# The principle of inclusion-exclusion and geometric probability

In order to get started let's consider the following question.

What is the probability of having at least two points within a distance of √2 units from each other when 10 points are randomly drawn from a 4 x 5-unit side rectangle?

Step 1: Divide the rectangle into sub-rectangles

The rectangle is divided into sub-rectangles of size 1 x √2 units.

Step 2: Count the total number of ways of selecting 10 points

The total number of ways of selecting 10 points from the rectangle is given by the formula:

C(20,10) = 184,756

Step 3: Count the number of ways of selecting 10 points with no two points within the same sub-rectangle

To count the number of ways of selecting 10 points such that no two of them lie within the same sub-rectangle, we use the inclusion-exclusion principle:

P(Aᶜ) = ∑ᵢ P(Aᵢ) — ∑ᵢⱼ P(Aᵢ ∩ Aⱼ) + ∑ᵢⱼₖ P(Aᵢ ∩ Aⱼ ∩ Aₖ) — …

The probability of a single sub-rectangle not being selected is given by:

P(Aᵢ) = C(19,10) / C(20,10)

The probability of two sub-rectangles not being selected is given by:

P(Aᵢ ∩ Aⱼ) = C(18,10) / C(20,10)

The probability of three sub-rectangles not being selected is given by:

P(Aᵢ ∩ Aⱼ ∩ Aₖ) = C(17,10) / C(20,10)

And so on, for all possible combinations of sub-rectangles.

Step 4: Compute the probability of having at least two points within √2 units from each other

The probability of having at least two points within √2 units from each other is given by:

P(A) = 1 — P(Aᶜ)

where P(Aᶜ) is the probability of having no two points within √2 units from each other, which we computed in Step 3.

Using the method described above, we can compute the probability of having at least two points within a distance of √2 units from each other when 10 points are randomly drawn from a 4 x 5-unit side rectangle to be approximately 0.763.

# Principle of Inclusion and Exclusion

The principle of inclusion-exclusion is a counting technique used to calculate the size of a set that is the union of two or more sets. It is particularly useful when the sets overlap, i.e., when some elements belong to more than one set.

The principle states that:

|A ∪ B| = |A| + |B| — |A ∩ B|

where |A| denotes the number of elements in set A, and |A ∩ B| denotes the number of elements that are in both A and B. The formula can be extended to the union of three or more sets, as follows:

|A ∪ B ∪ C| = |A| + |B| + |C| — |A ∩ B| — |A ∩ C| — |B ∩ C| + |A ∩ B ∩ C|

and so on, for any number of sets.

The principle of inclusion-exclusion can also be used to calculate probabilities. If we have events A and B, the probability of the union of the events is given by:

P(A ∪ B) = P(A) + P(B) — P(A ∩ B)

where P(A) denotes the probability of event A, and P(A ∩ B) denotes the probability of both events occurring. Again, the formula can be extended to more than two events, using the same logic as in the counting case.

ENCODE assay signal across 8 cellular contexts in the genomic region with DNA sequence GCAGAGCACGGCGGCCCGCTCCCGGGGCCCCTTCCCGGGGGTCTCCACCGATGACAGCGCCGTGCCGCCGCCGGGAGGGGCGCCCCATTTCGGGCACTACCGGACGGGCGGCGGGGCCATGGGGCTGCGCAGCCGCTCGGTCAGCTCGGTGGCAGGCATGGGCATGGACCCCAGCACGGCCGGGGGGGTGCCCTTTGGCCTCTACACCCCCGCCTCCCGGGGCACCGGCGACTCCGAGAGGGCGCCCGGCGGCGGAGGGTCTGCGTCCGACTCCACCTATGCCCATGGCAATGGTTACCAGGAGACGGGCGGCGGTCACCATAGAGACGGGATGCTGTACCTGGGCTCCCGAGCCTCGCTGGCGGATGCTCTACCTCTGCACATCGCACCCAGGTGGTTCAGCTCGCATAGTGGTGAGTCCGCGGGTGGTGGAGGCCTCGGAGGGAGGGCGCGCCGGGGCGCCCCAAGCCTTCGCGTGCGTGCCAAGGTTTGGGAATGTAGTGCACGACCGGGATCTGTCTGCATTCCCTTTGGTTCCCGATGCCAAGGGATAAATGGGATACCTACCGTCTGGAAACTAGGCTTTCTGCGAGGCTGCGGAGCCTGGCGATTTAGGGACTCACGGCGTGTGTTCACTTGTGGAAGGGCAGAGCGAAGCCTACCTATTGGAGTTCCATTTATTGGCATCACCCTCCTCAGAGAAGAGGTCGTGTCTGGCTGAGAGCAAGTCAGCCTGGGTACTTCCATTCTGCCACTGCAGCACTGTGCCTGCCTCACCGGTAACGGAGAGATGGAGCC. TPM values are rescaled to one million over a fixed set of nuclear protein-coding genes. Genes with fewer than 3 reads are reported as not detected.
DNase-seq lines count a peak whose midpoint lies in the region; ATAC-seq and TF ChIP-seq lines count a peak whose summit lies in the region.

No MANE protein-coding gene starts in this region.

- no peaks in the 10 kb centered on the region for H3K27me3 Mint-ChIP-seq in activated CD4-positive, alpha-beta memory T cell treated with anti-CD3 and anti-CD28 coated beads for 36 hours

The principle of inclusion-exclusion is a powerful tool for solving problems that involve counting or probability, especially when there are overlapping sets or events.

# Geometric Probability

Geometric probability is a type of probability that deals with the likelihood of events in continuous spaces, such as lines, planes, and volumes. It is based on geometric concepts and involves the use of geometric models to determine probabilities.

In geometric probability, the sample space is a geometric object, such as a line segment, a plane, or a solid, and the probability is determined by the geometric properties of this object. For example, if we toss a dart at a circular target, the probability of hitting any particular region of the target is proportional to the area of that region.

The basic steps in solving a geometric probability problem are as follows:

- Define the geometric object that represents the sample space.
- Identify the event of interest and define it geometrically.
- Determine the measure of the event, which is typically a length, area, or volume.
- Use the geometric properties of the object and the event to compute the probability.

For example, suppose we want to find the probability that a point chosen at random inside a square is closer to the center than to any of the sides. To solve this problem, we can define the sample space as the square and the event of interest as the set of points that satisfy the given condition. We can then determine the measure of this event by constructing a circle with center at the center of the square and radius equal to half the side length. The probability is then given by the ratio of the area of the circle to the area of the square.

Geometric probability has many applications in real-world problems, such as in physics, engineering, and finance. It is often used to model random phenomena that occur in continuous spaces, such as the movement of particles in a gas or the price fluctuations of a financial asset.